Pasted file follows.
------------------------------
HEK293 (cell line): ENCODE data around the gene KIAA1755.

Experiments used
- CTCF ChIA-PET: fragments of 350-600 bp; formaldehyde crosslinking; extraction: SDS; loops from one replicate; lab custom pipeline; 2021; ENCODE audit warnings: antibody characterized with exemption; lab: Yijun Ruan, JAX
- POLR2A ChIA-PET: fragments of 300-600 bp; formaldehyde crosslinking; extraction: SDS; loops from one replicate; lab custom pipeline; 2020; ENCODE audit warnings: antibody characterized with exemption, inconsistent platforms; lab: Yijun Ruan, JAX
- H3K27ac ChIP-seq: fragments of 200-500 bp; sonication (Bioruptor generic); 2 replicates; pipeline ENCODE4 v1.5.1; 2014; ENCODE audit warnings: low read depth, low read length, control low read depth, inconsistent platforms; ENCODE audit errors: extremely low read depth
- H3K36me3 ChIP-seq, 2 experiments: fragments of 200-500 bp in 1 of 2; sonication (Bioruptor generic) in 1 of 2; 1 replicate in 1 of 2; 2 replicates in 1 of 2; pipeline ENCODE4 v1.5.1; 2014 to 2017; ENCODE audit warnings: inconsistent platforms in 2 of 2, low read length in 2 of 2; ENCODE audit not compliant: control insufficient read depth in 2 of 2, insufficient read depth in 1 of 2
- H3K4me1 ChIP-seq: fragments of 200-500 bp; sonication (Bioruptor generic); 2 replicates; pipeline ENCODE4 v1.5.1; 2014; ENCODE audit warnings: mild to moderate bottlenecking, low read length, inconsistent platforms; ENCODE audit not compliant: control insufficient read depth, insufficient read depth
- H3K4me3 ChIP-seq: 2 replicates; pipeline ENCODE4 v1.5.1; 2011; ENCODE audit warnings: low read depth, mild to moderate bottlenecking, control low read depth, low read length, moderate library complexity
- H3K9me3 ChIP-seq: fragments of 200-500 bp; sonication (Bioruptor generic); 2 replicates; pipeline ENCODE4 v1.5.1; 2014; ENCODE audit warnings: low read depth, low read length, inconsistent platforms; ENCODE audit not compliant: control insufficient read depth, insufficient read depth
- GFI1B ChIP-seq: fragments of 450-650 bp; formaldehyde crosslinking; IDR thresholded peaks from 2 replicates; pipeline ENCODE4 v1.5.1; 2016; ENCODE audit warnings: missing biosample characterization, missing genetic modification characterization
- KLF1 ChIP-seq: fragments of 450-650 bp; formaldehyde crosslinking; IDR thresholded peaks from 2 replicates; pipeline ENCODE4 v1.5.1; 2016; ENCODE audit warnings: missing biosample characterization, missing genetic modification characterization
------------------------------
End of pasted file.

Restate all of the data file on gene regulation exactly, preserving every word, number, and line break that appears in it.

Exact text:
HEK293 (cell line): ENCODE data around the gene KIAA1755.

Experiments used
- CTCF ChIA-PET: fragments of 350-600 bp; formaldehyde crosslinking; extraction: SDS; loops from one replicate; lab custom pipeline; 2021; ENCODE audit warnings: antibody characterized with exemption; lab: Yijun Ruan, JAX
- POLR2A ChIA-PET: fragments of 300-600 bp; formaldehyde crosslinking; extraction: SDS; loops from one replicate; lab custom pipeline; 2020; ENCODE audit warnings: antibody characterized with exemption, inconsistent platforms; lab: Yijun Ruan, JAX
- H3K27ac ChIP-seq: fragments of 200-500 bp; sonication (Bioruptor generic); 2 replicates; pipeline ENCODE4 v1.5.1; 2014; ENCODE audit warnings: low read depth, low read length, control low read depth, inconsistent platforms; ENCODE audit errors: extremely low read depth
- H3K36me3 ChIP-seq, 2 experiments: fragments of 200-500 bp in 1 of 2; sonication (Bioruptor generic) in 1 of 2; 1 replicate in 1 of 2; 2 replicates in 1 of 2; pipeline ENCODE4 v1.5.1; 2014 to 2017; ENCODE audit warnings: inconsistent platforms in 2 of 2, low read length in 2 of 2; ENCODE audit not compliant: control insufficient read depth in 2 of 2, insufficient read depth in 1 of 2
- H3K4me1 ChIP-seq: fragments of 200-500 bp; sonication (Bioruptor generic); 2 replicates; pipeline ENCODE4 v1.5.1; 2014; ENCODE audit warnings: mild to moderate bottlenecking, low read length, inconsistent platforms; ENCODE audit not compliant: control insufficient read depth, insufficient read depth
- H3K4me3 ChIP-seq: 2 replicates; pipeline ENCODE4 v1.5.1; 2011; ENCODE audit warnings: low read depth, mild to moderate bottlenecking, control low read depth, low read length, moderate library complexity
- H3K9me3 ChIP-seq: fragments of 200-500 bp; sonication (Bioruptor generic); 2 replicates; pipeline ENCODE4 v1.5.1; 2014; ENCODE audit warnings: low read depth, low read length, inconsistent platforms; ENCODE audit not compliant: control insufficient read depth, insufficient read depth
- GFI1B ChIP-seq: fragments of 450-650 bp; formaldehyde crosslinking; IDR thresholded peaks from 2 replicates; pipeline ENCODE4 v1.5.1; 2016; ENCODE audit warnings: missing biosample characterization, missing genetic modification characterization
- KLF1 ChIP-seq: fragments of 450-650 bp; formaldehyde crosslinking; IDR thresholded peaks from 2 replicates; pipeline ENCODE4 v1.5.1; 2016; ENCODE audit warnings: missing biosample characterization, missing genetic modification characterization